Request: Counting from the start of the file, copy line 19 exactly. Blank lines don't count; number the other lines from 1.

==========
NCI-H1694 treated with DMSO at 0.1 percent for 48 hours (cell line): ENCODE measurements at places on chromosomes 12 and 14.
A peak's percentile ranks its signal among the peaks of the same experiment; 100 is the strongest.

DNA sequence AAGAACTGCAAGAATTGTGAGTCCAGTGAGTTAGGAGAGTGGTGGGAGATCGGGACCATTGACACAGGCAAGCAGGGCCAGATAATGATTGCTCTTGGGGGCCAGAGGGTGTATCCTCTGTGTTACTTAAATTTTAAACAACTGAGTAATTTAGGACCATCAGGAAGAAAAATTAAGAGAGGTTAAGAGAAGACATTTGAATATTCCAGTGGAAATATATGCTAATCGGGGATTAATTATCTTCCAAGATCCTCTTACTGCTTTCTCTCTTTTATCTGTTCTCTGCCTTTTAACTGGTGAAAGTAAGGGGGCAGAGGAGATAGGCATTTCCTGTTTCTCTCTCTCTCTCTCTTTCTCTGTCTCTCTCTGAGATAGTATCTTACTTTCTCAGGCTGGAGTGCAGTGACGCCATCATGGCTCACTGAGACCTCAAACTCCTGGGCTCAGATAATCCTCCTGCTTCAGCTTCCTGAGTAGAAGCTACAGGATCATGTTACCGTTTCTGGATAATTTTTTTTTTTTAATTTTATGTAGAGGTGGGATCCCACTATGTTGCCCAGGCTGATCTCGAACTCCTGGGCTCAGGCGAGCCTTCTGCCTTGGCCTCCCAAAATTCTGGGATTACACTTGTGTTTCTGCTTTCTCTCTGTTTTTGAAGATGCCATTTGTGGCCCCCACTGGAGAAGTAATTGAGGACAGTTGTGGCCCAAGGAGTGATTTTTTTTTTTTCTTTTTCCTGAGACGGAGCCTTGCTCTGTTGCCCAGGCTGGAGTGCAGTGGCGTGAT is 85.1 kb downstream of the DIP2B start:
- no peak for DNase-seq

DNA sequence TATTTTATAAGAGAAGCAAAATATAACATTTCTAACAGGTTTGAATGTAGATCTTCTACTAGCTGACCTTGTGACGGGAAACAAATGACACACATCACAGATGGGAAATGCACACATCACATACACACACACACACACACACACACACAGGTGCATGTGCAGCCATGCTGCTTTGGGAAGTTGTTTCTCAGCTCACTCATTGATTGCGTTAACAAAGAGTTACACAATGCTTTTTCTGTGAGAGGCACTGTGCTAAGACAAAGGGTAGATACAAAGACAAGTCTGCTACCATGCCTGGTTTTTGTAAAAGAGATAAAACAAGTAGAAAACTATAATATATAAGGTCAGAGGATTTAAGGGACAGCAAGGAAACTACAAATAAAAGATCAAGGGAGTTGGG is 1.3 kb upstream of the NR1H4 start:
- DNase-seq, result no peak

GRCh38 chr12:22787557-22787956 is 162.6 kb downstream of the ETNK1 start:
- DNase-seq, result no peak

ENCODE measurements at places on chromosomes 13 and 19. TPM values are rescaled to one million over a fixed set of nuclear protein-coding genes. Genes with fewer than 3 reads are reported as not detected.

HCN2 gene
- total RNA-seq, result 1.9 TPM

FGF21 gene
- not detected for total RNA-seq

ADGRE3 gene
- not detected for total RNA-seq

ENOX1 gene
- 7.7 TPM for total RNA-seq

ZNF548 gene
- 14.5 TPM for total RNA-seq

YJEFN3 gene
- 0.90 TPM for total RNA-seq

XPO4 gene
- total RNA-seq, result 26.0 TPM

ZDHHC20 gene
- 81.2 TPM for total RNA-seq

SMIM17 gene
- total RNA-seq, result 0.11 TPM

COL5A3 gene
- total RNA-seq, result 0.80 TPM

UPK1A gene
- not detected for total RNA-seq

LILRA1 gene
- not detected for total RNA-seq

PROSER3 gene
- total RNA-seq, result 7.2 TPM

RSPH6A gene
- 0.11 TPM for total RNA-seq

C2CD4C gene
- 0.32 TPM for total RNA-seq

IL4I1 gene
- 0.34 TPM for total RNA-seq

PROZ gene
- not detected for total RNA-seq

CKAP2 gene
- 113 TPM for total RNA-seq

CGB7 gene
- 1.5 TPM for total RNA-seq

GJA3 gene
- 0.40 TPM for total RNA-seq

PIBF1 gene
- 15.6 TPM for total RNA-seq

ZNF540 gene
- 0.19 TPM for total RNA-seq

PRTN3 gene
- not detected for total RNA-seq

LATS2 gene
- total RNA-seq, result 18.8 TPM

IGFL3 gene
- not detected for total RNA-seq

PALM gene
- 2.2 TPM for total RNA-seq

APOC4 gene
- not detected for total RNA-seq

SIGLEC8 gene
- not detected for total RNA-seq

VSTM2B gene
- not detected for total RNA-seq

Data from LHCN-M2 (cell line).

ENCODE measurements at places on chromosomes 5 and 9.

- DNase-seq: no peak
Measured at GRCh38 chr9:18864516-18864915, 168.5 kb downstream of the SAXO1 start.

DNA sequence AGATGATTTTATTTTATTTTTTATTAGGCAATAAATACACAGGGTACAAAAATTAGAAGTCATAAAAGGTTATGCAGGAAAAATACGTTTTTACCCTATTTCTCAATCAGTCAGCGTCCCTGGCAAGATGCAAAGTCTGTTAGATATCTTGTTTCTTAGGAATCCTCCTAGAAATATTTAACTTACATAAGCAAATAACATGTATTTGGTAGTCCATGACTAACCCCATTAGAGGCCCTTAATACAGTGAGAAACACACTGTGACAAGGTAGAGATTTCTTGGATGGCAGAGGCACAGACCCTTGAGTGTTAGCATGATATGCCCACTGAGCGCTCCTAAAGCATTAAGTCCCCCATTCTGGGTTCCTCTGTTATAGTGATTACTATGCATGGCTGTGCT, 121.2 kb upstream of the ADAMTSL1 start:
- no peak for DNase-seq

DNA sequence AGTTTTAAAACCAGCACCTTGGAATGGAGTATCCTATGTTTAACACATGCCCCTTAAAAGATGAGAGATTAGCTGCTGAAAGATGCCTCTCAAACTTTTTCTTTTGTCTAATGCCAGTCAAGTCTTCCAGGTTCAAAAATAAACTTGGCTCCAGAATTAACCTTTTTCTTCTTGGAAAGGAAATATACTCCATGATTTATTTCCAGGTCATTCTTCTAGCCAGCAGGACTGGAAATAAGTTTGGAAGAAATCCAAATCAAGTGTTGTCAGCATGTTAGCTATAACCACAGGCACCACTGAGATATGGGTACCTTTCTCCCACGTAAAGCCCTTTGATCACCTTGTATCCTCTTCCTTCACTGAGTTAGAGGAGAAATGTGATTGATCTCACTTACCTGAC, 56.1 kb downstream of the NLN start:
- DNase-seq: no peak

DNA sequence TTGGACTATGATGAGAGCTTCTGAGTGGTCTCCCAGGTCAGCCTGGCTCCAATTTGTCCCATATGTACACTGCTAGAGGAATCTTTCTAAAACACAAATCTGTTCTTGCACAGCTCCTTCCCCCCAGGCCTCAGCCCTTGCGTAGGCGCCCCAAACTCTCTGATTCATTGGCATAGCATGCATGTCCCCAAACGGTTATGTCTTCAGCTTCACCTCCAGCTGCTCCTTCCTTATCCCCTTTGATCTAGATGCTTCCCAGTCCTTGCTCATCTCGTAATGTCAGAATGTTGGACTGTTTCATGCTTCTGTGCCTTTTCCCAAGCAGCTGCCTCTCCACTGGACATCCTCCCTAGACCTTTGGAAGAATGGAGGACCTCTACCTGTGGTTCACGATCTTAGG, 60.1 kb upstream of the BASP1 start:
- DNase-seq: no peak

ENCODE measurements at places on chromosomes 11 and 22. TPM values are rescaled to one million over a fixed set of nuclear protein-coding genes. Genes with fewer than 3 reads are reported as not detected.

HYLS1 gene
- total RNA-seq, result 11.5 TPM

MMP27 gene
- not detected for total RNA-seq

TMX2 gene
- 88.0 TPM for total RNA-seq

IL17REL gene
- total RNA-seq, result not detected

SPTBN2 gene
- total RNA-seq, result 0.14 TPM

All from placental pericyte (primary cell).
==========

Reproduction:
- 14.5 TPM for total RNA-seq